It is simple. The local church is the number #1 partner when disaster strikes or in combatting poverty. We have been so amazed to see how dynamic and powerful the churches in the Philippines have been to rally in support of the OperationSAFE child trauma work. Hundreds of volunteers have been trained and swiftly mobilized all because the churches are already networked and active in children’s work. After seeing what the Lord is doing in each of these places, we came back each time with an even heavier burden for Japan. What is the state of children’s ministry in this country? Some sobering statistics have emerged. Over half of the churches in Japan no longer have any children’s ministry whatsoever! Where post-war Japan had as many as 90 children on AVERAGE attending Sunday schools at churches, that number has dropped in recent years to less than 9. It is easy to see that children’s ministry attendance is a leading indicator of the health of the church, and the emptying of our Sunday schools is only a precursor to the emptying of the churches. The church in Japan is approaching a very real crisis! What can we do about it? CRASH Japan is a sponsoring member of the 4/14 Window Movement in Japan. What is the 4/14 Window? It is very simply the most effective window of opportunity to reach people with the gospel of Jesus Christ, between the ages of 4 and 14 years old. We are joining efforts with many of the same groups that came together to work so well during the 2011 Tsunami disaster to meet this new crisis; the Japan Evangelical Association, Samaritan’s Purse, One Hope, Awana, 7Media, Family Forum Japan and many many more. The way we see it there are three major points to begin in prayer.


If there is any future for the church in Japan it begins with the children. D. L. Moody once said that if he could go back and do it all over again he would have devoted his entire ministry to reaching children.


Although over 70% of people who receive Christ as their Savior do it between the ages of 4 to 14 years old, only a small fraction of the ministry of the churches are concentrated on this critical age group. We are challenging the churches to rethink their priorities.


Children are not just the object of our ministry but are also part of the ministry themselves. The prayers of children, worship of children, testimonies of children and service of children are all vital to reaching Japan with the authentic gospel of Jesus.

Please join us on July 12th for a day of challenge and encouragement in Tokyo, Japan as we host Dr. Luis Bush who coined the term 4/14 Window and has graciously offered to come to Japan to address us in this time of crisis.

Prayer Forum for Fukushima

Special prayer forum for Fukushima!

Date: May 24, 2014  Time : 2:oo pm start

Place : Ochanomizu Christian Center (OCC) 8F

It’s been over three years after the earthquake, but still church and people in Fukushima are facing a lot of things. Let’s get together and pray for Fukushima!


Easter Program at Seaside Church in Sendai, Japan

Sharing the Hope of Easter with Children

Over the last three years OperationSAFE has held more than 20 child trauma camps in response to the 3.11 disaster in Tokyo, Fukushima, Ibaragi, Miyagi and Nagano with over 650 children affected by the tsunami and evacuated from the explosion at the Fukushima Daiichi Nuclear Station.  Our philosophy is to work with local organisations that will be there for the children long after teams from outside have gone home.  Seaside Bible Church, whose church was also swept away by the tsunami, is one such local organisation that has reached out to these children and will continue to give comfort and hope with them for years to come.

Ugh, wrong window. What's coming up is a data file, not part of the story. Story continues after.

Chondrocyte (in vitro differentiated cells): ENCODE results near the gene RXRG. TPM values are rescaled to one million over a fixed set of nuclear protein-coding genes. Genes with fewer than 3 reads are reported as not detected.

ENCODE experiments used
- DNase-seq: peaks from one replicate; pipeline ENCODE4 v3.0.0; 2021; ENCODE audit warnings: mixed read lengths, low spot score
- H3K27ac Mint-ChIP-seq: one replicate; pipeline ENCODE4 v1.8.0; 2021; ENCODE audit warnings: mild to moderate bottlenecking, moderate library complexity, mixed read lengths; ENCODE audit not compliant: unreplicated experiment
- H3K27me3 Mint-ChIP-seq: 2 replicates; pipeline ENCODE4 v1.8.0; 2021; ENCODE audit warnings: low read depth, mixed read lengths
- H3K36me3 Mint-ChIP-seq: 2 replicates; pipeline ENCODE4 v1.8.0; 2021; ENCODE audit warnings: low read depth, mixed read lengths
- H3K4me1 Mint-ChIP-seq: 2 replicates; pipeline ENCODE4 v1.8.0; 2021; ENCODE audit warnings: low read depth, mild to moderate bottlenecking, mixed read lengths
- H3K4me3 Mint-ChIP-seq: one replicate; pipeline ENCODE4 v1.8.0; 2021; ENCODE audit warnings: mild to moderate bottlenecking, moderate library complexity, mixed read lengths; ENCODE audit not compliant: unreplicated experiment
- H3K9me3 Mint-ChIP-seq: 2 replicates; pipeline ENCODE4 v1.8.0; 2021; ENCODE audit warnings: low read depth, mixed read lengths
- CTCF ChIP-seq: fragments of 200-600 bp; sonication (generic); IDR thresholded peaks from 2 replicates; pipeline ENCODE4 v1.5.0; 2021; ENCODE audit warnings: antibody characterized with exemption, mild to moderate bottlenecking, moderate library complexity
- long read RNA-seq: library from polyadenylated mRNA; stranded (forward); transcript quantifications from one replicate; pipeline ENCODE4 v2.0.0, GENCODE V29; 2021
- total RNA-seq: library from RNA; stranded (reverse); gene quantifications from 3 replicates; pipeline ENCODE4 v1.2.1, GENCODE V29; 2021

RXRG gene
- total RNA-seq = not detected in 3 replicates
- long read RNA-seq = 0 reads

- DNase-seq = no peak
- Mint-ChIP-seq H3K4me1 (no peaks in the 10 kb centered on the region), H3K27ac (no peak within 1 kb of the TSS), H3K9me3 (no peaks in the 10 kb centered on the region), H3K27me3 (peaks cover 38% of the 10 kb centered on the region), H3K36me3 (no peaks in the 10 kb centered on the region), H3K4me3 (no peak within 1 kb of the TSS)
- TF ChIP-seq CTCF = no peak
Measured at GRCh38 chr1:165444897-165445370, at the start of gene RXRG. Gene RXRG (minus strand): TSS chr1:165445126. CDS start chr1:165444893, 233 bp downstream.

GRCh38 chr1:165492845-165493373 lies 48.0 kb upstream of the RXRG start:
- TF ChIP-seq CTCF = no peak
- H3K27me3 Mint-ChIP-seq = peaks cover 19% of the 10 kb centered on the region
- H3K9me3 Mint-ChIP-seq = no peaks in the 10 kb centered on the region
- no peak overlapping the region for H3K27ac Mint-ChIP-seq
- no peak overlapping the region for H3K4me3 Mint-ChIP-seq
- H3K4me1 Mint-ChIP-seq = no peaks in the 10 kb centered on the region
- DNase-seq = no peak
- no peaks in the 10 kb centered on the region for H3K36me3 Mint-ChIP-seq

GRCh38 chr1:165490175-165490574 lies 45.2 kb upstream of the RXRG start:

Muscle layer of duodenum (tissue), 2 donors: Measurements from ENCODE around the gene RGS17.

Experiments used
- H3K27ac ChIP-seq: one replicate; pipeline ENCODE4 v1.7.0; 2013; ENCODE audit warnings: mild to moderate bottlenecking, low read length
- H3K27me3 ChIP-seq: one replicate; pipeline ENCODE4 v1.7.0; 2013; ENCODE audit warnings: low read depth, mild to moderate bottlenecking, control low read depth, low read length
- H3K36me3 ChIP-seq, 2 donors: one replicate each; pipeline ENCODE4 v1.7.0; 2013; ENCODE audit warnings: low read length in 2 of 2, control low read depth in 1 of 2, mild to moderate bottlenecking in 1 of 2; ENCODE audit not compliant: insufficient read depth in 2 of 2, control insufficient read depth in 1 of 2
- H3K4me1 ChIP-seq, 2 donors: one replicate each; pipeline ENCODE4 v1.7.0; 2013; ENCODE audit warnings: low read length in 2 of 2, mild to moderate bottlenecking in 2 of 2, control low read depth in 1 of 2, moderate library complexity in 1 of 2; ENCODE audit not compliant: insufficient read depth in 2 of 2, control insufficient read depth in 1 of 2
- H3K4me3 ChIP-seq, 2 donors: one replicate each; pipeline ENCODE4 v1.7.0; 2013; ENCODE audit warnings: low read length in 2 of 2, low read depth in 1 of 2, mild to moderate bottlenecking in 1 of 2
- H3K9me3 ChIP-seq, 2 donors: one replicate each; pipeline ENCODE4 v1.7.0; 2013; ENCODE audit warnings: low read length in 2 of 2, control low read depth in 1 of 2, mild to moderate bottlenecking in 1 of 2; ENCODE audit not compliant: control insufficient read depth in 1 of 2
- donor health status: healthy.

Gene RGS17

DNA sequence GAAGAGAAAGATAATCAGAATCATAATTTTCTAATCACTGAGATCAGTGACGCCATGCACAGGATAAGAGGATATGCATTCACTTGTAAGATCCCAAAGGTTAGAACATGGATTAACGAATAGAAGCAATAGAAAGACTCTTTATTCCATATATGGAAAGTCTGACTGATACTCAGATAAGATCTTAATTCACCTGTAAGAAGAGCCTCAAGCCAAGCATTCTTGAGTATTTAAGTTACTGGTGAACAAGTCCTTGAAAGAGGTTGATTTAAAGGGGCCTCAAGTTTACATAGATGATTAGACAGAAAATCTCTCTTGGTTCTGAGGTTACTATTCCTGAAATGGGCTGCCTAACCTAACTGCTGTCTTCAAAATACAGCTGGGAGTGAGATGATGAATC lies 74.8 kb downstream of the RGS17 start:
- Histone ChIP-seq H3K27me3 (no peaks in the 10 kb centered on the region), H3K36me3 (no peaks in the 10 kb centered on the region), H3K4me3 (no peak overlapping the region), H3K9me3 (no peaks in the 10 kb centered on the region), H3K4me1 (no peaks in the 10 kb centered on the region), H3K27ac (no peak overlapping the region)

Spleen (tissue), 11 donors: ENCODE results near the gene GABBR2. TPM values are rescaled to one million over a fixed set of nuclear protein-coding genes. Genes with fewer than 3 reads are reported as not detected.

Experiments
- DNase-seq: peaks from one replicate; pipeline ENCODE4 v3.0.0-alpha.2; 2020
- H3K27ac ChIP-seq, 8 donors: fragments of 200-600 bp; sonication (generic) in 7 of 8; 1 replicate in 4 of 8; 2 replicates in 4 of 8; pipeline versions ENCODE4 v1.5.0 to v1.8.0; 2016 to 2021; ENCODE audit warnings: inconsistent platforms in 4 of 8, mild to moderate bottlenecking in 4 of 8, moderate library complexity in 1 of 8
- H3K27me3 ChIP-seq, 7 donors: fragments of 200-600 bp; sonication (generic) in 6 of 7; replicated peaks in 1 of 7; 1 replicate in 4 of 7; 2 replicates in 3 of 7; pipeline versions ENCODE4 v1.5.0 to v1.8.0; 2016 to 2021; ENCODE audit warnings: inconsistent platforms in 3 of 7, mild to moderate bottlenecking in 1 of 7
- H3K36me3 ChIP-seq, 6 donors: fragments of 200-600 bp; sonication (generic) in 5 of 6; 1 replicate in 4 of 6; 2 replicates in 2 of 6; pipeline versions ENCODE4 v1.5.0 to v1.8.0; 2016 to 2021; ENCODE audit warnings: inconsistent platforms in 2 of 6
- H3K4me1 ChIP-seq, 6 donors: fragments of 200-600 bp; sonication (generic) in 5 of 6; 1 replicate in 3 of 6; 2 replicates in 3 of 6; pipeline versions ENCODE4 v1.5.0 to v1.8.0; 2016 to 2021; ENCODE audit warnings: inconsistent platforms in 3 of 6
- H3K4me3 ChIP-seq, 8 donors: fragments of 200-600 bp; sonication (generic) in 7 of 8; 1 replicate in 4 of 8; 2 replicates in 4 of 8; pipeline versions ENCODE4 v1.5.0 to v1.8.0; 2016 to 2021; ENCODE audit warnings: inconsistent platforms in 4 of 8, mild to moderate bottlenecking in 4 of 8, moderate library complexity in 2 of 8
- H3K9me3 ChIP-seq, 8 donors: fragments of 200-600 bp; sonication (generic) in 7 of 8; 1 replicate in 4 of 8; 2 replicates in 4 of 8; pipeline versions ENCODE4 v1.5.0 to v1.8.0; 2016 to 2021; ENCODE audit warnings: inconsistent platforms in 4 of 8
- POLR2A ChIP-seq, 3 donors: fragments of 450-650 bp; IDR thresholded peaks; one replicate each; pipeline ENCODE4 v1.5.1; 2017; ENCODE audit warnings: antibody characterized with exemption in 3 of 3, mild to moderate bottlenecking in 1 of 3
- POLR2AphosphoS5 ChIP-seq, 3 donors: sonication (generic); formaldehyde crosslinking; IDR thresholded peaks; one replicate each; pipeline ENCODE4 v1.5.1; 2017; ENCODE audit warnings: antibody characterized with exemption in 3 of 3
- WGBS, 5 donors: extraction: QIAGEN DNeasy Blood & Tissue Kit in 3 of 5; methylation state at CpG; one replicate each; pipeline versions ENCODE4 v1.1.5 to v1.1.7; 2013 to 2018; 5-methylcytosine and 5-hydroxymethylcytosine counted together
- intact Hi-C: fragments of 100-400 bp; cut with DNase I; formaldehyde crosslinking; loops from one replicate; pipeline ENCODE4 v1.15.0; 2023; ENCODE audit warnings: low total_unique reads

IMG_0729Testimony from Japan OpSAFE Leader Rie Wilson

It was such a beautiful day to drive to the Northern part of Japan.  On the way there we saw cherry blossoms were blooming and all the volunteers were excited to see the children in Sendai who had suffered from the Tsunami in 2011 because this was our third time to visit them.  Last  summer we provided our Five-Day program and then last December we shared our Christmas program as a follow-up.  Most of the children who came to this program go to a nearby pre-school.

Pastor Naito and his wife Nozomi started the Kids’ club at their church to share God’s word to those children.  For this Easter event God provided nine OpSAFE veteran volunteers and some came from far away by bullet train.  The children were excited to start our Easter program since they knew we were providing games, crafts, snacks and also stories.  We spent two hours with them and shared why we celebrate Easter with them.  For craft we made a Easter basket to put five different colorful eggs with bible verses to take home.   We all prayed that they can hold onto those verses and they will share the meaning of Easter to their families.  We had such a blessed time with those children.  Thank you so much for your support.

Rie Wilson, Japan OpSAFE Leader

Testimony  from Mrs. Nozomi Naito

Naito“Let the little children come to Me.” Mark 10:14 was the verse that encouraged me to start the Wednesday Kids Club in the fall of 2012.  In the first month there were no kids showing up, but one child came and then little by little we started to gain in the number of children.  In 2013 April all of a sudden five mothers who send their kids to the local pre-school started to come to church and they desired their kids to come to Kids club.  In 2013 July, Nov. and 2014 March for those Kids club kids we invited OpSAFE to do the program.

The Kids who attended all of the OpSAFE programs were excited to attend and I could see their concentration span is growing each time and see God’s blessings were upon those kids.  Some kids could not attend our club since the last OpSAFE program and I was wondering why and praying for them.  But for this program they showed up and they told me that since it was winter-time schedule, they could not come to Kids’ club.

7 volunteers from Tokyo,  one from Shizuoka and one from Osaka came to do the program.  Most of them joined our Sunday worship service and shared their worship kids dance.  It was such a blessing to see one elderly man who is over 80 years old enjoying dancing with them.

I would like to ask your prayers that the seeds that the OpSAFE team planted will grow in kids’ hearts and fruit will come from them.

Tohoku Story: Returning the Favor

After the disaster in 2011, CRASH worked with a baseball team from Tsukuba (Ibaraki prefecture) to bring equipment to a team in Onagawa (Miyagi prefecture) that lost everything in the tsunami. A year later, when a tornado hit Tsukuba, the team from Onagawa was able to help out and return the favor. See the touching story in this video.

Returning the Favor / 恩返し from CRASH Japan on Vimeo.